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Int J MS Care. 2019 Jul-Aug;21(4):185-193. doi: 10.7224/1537-2073.2018-102.

Perspectives About Time Frames in Stem Cell Research for Multiple Sclerosis: "Time Is Brain".

Abstract

Background:

Stem cell research has been a focus of inquiry in the field of neurology for nearly 3 decades and has led to much hope for people with multiple sclerosis (MS). Previous studies, however, demonstrate that information about the pace of developments in the stem cell arena is less accessible than are representations of potential benefits.

Methods:

To explore the understanding and perspectives of adult patients with MS and MS clinicians about the time frames associated with stem cell research, we conducted semistructured interviews with 20 patients with MS across Canada and 15 clinicians who specialize in MS. Patients who participated did not have any previous stem cell interventions. Interviews were analyzed for recurring themes and individual variations using the constant comparative approach.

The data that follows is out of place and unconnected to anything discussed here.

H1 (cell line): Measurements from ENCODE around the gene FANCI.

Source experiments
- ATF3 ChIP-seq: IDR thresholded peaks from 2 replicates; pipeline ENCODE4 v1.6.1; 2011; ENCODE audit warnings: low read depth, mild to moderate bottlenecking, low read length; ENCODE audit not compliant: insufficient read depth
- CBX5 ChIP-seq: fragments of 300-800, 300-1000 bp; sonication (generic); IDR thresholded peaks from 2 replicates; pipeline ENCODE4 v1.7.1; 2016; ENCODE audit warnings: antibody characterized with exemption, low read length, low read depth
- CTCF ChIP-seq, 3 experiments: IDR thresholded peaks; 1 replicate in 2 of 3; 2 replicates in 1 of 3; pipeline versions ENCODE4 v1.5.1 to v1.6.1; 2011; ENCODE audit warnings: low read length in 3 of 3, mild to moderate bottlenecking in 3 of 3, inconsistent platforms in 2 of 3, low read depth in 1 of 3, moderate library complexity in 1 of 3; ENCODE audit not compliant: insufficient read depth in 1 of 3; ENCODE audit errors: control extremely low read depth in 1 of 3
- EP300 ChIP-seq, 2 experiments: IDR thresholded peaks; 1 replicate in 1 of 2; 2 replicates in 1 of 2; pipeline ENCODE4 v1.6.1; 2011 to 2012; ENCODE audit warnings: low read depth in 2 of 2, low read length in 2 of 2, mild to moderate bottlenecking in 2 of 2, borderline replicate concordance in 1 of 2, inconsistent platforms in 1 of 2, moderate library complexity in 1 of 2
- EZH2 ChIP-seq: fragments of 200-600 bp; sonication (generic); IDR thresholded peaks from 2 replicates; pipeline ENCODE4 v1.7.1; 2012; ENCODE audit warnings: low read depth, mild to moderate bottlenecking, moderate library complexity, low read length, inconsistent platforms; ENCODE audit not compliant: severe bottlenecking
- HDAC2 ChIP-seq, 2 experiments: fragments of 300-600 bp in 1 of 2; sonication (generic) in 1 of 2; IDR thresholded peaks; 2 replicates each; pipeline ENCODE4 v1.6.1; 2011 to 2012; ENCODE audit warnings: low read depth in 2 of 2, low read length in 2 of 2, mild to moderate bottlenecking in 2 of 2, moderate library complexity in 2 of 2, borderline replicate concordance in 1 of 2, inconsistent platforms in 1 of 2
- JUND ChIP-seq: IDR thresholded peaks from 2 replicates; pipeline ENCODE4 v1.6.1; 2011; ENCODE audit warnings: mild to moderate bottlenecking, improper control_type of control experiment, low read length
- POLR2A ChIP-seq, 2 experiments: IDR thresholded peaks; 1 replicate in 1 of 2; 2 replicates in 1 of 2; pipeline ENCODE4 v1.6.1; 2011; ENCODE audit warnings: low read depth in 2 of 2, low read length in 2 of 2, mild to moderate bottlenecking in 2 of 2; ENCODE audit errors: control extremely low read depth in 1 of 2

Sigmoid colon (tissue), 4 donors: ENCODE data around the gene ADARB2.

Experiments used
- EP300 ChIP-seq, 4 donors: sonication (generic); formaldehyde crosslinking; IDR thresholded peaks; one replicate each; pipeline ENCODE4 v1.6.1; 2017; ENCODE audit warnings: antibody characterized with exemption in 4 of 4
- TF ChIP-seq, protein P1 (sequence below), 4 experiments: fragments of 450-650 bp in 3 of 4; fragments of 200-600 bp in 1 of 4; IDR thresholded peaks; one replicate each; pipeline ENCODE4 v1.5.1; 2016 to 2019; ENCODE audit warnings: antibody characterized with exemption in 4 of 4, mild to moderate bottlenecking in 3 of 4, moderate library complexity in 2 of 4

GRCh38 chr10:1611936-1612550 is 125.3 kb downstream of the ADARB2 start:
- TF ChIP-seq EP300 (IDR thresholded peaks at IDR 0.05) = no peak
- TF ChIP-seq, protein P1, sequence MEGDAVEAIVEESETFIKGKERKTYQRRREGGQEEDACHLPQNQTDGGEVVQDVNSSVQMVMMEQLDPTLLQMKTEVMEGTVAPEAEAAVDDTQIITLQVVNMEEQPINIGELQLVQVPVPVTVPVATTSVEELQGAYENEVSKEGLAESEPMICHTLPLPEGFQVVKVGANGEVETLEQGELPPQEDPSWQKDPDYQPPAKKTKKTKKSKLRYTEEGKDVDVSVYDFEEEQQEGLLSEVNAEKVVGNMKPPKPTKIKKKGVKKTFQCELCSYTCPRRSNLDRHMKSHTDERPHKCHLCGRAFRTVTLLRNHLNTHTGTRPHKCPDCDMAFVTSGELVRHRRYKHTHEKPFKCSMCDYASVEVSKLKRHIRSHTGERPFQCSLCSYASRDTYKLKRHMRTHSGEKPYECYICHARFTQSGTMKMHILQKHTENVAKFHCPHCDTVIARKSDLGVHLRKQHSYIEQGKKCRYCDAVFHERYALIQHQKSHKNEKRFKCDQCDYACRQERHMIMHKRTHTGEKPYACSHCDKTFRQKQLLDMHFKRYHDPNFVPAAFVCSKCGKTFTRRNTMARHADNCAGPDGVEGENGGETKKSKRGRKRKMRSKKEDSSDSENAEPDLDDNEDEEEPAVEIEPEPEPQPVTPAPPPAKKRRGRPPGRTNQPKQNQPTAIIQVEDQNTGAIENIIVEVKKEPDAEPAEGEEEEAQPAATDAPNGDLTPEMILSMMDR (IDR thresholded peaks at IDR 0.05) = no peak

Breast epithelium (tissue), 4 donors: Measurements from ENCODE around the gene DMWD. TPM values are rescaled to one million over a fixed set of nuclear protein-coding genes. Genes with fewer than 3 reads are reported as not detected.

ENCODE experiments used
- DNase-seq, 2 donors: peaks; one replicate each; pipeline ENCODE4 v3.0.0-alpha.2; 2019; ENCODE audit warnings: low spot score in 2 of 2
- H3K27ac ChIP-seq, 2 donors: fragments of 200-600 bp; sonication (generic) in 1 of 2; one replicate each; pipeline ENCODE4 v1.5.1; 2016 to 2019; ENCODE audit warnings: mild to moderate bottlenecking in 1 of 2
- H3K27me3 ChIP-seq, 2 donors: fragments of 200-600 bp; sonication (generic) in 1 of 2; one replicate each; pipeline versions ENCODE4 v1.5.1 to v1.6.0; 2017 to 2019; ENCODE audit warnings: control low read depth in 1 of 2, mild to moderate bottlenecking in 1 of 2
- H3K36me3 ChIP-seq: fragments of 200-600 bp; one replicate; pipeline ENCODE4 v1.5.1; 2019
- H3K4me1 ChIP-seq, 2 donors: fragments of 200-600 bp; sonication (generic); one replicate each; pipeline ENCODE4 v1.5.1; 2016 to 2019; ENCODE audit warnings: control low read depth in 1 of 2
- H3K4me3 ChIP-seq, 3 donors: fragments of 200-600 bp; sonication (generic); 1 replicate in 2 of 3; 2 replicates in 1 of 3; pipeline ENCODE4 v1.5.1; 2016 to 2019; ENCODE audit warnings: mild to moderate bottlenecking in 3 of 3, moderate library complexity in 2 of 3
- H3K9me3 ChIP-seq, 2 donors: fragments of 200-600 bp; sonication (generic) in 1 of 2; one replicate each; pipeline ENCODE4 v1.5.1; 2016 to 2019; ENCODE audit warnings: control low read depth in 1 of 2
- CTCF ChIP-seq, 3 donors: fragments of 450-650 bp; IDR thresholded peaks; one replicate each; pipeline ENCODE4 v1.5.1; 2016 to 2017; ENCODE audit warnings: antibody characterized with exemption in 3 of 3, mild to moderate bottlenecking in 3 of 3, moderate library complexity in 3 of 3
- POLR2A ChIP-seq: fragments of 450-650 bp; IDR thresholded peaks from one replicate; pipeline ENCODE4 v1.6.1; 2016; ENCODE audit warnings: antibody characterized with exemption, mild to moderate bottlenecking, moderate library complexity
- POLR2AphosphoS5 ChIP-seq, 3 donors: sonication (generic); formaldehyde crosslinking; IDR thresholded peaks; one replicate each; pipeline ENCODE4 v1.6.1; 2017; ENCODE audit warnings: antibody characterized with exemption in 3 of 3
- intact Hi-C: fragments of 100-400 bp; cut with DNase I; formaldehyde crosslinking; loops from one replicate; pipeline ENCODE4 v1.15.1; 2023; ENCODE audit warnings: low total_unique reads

Results:

We found that patients with MS have a limited understanding about the time that it takes for stem cell research to reach the clinic. In parallel, they express a desire to know more than they do about the translational process. Clinicians offer strategies to address patients' questions about the pace of stem cell research and to promote informed hope about experimental interventions.

Conclusions:

These results underscore opportunities to promote transparency in clinical discourse about the pace of stem cell research for MS and other progressive neurologic diseases.

KEYWORDS:

Clinical communication; Ethics; Multiple sclerosis (MS); Neuroethics; Qualitative research; Stem cell research

Conflict of interest statement

Dr. Traboulsee discloses relationships with Biogen, Teva, Roche, Merck/EMD Serono, Sanofi Genzyme, Chugai (consulting fee); Sanofi Genzyme (speakers' bureau); and Chugai, Roche, Sanofi Genzyme (contracted research [principal investigator]). The other authors declare no conflicts of interest.

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